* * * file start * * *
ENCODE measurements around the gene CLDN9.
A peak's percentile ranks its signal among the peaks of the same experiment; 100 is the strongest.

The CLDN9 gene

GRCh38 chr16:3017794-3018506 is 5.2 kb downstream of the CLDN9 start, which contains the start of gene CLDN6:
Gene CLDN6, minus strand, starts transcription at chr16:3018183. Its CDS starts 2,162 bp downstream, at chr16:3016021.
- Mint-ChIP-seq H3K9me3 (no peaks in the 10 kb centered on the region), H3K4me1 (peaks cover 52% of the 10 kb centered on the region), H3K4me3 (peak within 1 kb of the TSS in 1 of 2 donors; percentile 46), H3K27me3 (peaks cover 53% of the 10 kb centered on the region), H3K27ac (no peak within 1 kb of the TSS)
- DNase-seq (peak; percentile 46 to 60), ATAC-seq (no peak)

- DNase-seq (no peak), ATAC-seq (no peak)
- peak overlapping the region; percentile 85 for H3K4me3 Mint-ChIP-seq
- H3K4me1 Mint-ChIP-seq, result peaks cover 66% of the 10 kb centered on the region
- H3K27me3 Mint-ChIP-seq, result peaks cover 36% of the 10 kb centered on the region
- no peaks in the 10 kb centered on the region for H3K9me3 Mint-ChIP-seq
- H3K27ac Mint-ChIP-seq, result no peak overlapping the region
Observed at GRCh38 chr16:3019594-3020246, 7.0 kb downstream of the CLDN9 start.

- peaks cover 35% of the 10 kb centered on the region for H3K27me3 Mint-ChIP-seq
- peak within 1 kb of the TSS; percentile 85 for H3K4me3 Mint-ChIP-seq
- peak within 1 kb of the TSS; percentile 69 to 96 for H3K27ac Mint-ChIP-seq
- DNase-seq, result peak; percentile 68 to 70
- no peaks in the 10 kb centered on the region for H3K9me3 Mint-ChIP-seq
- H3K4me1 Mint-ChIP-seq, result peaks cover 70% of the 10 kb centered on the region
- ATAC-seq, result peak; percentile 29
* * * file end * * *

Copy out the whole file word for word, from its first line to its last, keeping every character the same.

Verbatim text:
ENCODE measurements around the gene CLDN9.
A peak's percentile ranks its signal among the peaks of the same experiment; 100 is the strongest.

The CLDN9 gene

GRCh38 chr16:3017794-3018506 is 5.2 kb downstream of the CLDN9 start, which contains the start of gene CLDN6:
Gene CLDN6, minus strand, starts transcription at chr16:3018183. Its CDS starts 2,162 bp downstream, at chr16:3016021.
- Mint-ChIP-seq H3K9me3 (no peaks in the 10 kb centered on the region), H3K4me1 (peaks cover 52% of the 10 kb centered on the region), H3K4me3 (peak within 1 kb of the TSS in 1 of 2 donors; percentile 46), H3K27me3 (peaks cover 53% of the 10 kb centered on the region), H3K27ac (no peak within 1 kb of the TSS)
- DNase-seq (peak; percentile 46 to 60), ATAC-seq (no peak)

- DNase-seq (no peak), ATAC-seq (no peak)
- peak overlapping the region; percentile 85 for H3K4me3 Mint-ChIP-seq
- H3K4me1 Mint-ChIP-seq, result peaks cover 66% of the 10 kb centered on the region
- H3K27me3 Mint-ChIP-seq, result peaks cover 36% of the 10 kb centered on the region
- no peaks in the 10 kb centered on the region for H3K9me3 Mint-ChIP-seq
- H3K27ac Mint-ChIP-seq, result no peak overlapping the region
Observed at GRCh38 chr16:3019594-3020246, 7.0 kb downstream of the CLDN9 start.

- peaks cover 35% of the 10 kb centered on the region for H3K27me3 Mint-ChIP-seq
- peak within 1 kb of the TSS; percentile 85 for H3K4me3 Mint-ChIP-seq
- peak within 1 kb of the TSS; percentile 69 to 96 for H3K27ac Mint-ChIP-seq
- DNase-seq, result peak; percentile 68 to 70
- no peaks in the 10 kb centered on the region for H3K9me3 Mint-ChIP-seq
- H3K4me1 Mint-ChIP-seq, result peaks cover 70% of the 10 kb centered on the region
- ATAC-seq, result peak; percentile 29